Happy 25th Anniversary to Scarface’s debut album Mr. Scarface is Back, originally released October 1, 1991.
Generally speaking, gangsta rap isn’t really into consequences. For the most part, the “gangsta” rapper spends an album musing upon drug dealing, stealing, fucking, and often killing with impunity. He (or sometimes she) muscles out the competition, vanquishes their enemies, evades the police, and, if he (or she) is lucky, enjoys a little extracurricular companionship. The invincibility can be part of the appeal. In many cases the gangsta rapper or group has grown up in extreme poverty, so spinning tales of living like an invulnerable superhero and getting away with committing all type of dirt is a release of sorts.
Occasionally, a rapper tries to balance the good with the bad. Ice-T was good at creating songs like this throughout his career. Underpinning many of his songs was the notion of inevitable comeuppance. You may make a fortune dealing drugs, but the cops will catch up with you eventually. You may take pleasure in murdering your enemies, but you can easily catch a bullet and end up just as dead.
Even less common is finding music that examines the psychological effects of being a gangster. Many of those same emcees that rap about drug dealing, stealing, fucking, and killing do so with a stoic nonchalance. Most of the time, the dirty deeds are framed as something done for both business and pleasure. The rapper does his or her dirt, and keeps on moving, unfazed by it all.
The Geto Boys were presumably the first gangsta rap group to wade into the uncharted waters of exploring the mental cost of the gangster lifestyle. The Houston-based group had many line-ups, but is best known for its configuration made up of Willie D, Bushwick Bill, DJ Akshen a.k.a. Scarface, and DJ Ready Red. They also became well-known for making music that gravitated towards the extreme.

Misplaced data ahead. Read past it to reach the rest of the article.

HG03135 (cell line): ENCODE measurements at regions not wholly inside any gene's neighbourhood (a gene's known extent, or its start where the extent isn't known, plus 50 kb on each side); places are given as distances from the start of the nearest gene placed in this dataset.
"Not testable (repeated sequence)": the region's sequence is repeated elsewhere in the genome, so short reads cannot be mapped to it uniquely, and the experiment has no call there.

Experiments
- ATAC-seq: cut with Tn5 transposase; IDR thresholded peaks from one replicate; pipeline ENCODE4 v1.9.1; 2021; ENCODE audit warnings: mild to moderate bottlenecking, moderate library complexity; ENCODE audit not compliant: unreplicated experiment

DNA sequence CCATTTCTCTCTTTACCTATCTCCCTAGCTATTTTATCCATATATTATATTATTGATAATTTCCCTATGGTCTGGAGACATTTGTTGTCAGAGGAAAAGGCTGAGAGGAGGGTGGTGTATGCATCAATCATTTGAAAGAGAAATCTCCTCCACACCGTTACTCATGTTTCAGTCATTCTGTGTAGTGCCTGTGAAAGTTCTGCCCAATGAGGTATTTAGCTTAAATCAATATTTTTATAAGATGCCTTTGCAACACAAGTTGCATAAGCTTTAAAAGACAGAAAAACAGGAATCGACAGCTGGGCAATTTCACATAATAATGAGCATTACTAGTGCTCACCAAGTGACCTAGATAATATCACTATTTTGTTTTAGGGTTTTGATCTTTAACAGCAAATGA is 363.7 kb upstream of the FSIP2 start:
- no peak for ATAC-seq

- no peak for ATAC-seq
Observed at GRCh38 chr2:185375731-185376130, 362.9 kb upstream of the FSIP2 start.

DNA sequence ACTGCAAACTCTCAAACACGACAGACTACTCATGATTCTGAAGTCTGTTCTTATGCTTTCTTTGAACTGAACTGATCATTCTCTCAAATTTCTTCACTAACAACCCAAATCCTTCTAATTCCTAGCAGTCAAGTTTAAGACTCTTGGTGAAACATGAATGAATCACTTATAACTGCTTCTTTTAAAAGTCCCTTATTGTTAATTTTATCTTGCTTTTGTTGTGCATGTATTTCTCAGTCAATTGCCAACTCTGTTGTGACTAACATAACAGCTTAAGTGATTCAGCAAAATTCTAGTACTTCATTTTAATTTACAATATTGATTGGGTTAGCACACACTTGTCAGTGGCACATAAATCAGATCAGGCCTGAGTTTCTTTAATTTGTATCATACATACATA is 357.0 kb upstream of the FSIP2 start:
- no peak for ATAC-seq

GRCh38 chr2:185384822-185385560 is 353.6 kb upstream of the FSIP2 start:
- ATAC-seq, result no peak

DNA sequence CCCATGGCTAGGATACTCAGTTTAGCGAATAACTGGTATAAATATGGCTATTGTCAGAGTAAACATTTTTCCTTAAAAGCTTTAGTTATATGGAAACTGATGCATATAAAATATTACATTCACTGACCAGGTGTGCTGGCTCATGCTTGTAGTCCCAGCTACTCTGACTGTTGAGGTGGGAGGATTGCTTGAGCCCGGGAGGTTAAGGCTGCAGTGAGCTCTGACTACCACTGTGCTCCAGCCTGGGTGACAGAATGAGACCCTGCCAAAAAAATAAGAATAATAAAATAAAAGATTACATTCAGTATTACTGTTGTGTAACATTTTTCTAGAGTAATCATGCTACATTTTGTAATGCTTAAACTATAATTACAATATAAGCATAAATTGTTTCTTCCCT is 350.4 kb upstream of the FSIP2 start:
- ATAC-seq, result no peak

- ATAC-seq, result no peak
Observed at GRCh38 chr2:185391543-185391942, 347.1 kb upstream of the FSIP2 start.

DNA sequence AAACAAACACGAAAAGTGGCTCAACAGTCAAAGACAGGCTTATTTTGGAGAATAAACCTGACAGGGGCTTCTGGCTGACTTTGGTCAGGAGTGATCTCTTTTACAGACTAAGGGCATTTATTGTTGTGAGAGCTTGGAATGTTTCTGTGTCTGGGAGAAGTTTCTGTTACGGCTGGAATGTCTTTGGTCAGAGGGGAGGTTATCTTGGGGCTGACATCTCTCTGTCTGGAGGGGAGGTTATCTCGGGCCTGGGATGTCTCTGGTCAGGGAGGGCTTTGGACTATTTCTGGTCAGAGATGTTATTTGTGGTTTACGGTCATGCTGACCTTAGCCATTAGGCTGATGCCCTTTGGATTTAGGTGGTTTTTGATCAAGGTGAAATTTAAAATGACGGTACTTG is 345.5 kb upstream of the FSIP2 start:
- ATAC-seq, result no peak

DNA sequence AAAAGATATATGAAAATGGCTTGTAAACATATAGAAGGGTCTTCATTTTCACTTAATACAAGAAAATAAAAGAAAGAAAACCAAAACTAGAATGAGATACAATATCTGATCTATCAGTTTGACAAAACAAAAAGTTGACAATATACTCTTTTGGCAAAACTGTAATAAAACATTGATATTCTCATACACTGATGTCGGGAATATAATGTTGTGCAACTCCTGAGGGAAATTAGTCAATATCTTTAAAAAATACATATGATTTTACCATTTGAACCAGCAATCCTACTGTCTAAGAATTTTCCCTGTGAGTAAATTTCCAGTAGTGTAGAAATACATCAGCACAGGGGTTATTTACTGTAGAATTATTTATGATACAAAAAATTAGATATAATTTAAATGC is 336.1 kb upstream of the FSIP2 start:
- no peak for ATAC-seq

The group first established a name for themselves beyond their native Houston with Grip It! On That Other Level, their sophomore album—and first with Scarface—released by Rap-A-Lot Records in 1989. They were then snatched up by Rick Rubin for Def American Records. The group then reconfigured much of the Grip It! album, added a few new songs, and re-released Grip It! as the self-titled The Geto Boys album in 1990. It was a damn good album, but it was also, well, extreme. The opening track “Fuck ’Em” probably set the landspeed record for the most references to the word “fuck” on a hip-hop track. Meanwhile, “Mind of a Lunatic” depicted wanton murder and necrophilia. The content was so over-the-top that Def American was forced to put a disclaimer label on the album noting that Warner Bros., the distributor and manufacturer of the album, found the content “violent, sexist, racist, and indecent.”
However, even with their propensity for depicting extreme levels of violence bordering on the cartoonish, the three emcees also expressed moments of clarity and self-examination on record, particularly Brad “Scarface” Jordan, the youngest member of the group and the most skilled story-teller. Grip It! and Geto Boys feature two solo cuts by ’Face. The most notable is simply called “Scarface” and it reflects his and the group’s obsession with the 1983 film of the same name. The track featured ‘Face assuming the role of the notorious drug kingpin, dispensing violence in order to dominate his territory, before his enemies converge on his home, kill his girl, and attempt to kill him. Unlike Al Pacino’s Tony Montana in the film, ’Face ends up killing all of his enemies and getting away clean.
After the Def American Records fiasco, the Geto Boys then essentially invented the art of the introspective gangsta rap song during the summer of 1991 with “Mind Playing Tricks On Me.” The song is mostly remembered for Bushwick Bill’s harrowing tales of violent, hallucinatory experiences on a Halloween night, but Scarface’s pair of verses hold the track together. The South Park native articulated the physical and mental toil that living through illegal means has taken on his body and mind, perfectly conveying the extreme paranoia and even suicidal thoughts he experiences on a daily basis.
Scarface took these two verses on “Mind Playing Tricks On Me” and built upon them to create his first solo album, Mr. Scarface is Back. Released in October 1991, it also showcases the good and the bad of the gangster mentality. The subject matter vacillates from tales of invincibility and domination to feverish stories of his own psyche tearing itself apart to somber tales of loss and regret.
Mr. Scarface is Back begins with invincibility, as the title track serves as a sequel/remake of “Scarface.” The song starts off following the story of the original track shot for shot, but ends, perhaps surprisingly, on what might be considered a “female empowerment” note. As rivals invade ’Face’s home, his female companion does not end up a hapless victim, but rather joins him in killing his adversaries and helping him escape into the night.